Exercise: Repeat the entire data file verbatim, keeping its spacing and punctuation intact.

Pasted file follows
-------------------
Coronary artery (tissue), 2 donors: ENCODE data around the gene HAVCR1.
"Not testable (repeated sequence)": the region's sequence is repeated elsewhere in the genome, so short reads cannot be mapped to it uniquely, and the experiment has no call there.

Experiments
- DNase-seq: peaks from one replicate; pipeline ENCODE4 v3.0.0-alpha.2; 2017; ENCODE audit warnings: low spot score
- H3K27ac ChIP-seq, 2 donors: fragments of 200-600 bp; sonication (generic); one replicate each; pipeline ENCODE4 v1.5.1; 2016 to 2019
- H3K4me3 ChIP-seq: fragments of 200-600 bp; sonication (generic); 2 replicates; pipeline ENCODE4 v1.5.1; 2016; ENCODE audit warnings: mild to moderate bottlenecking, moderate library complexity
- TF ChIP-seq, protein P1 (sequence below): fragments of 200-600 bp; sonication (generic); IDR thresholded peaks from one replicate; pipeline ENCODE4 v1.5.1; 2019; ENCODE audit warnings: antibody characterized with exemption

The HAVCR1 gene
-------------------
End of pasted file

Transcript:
Coronary artery (tissue), 2 donors: ENCODE data around the gene HAVCR1.
"Not testable (repeated sequence)": the region's sequence is repeated elsewhere in the genome, so short reads cannot be mapped to it uniquely, and the experiment has no call there.

Experiments
- DNase-seq: peaks from one replicate; pipeline ENCODE4 v3.0.0-alpha.2; 2017; ENCODE audit warnings: low spot score
- H3K27ac ChIP-seq, 2 donors: fragments of 200-600 bp; sonication (generic); one replicate each; pipeline ENCODE4 v1.5.1; 2016 to 2019
- H3K4me3 ChIP-seq: fragments of 200-600 bp; sonication (generic); 2 replicates; pipeline ENCODE4 v1.5.1; 2016; ENCODE audit warnings: mild to moderate bottlenecking, moderate library complexity
- TF ChIP-seq, protein P1 (sequence below): fragments of 200-600 bp; sonication (generic); IDR thresholded peaks from one replicate; pipeline ENCODE4 v1.5.1; 2019; ENCODE audit warnings: antibody characterized with exemption

The HAVCR1 gene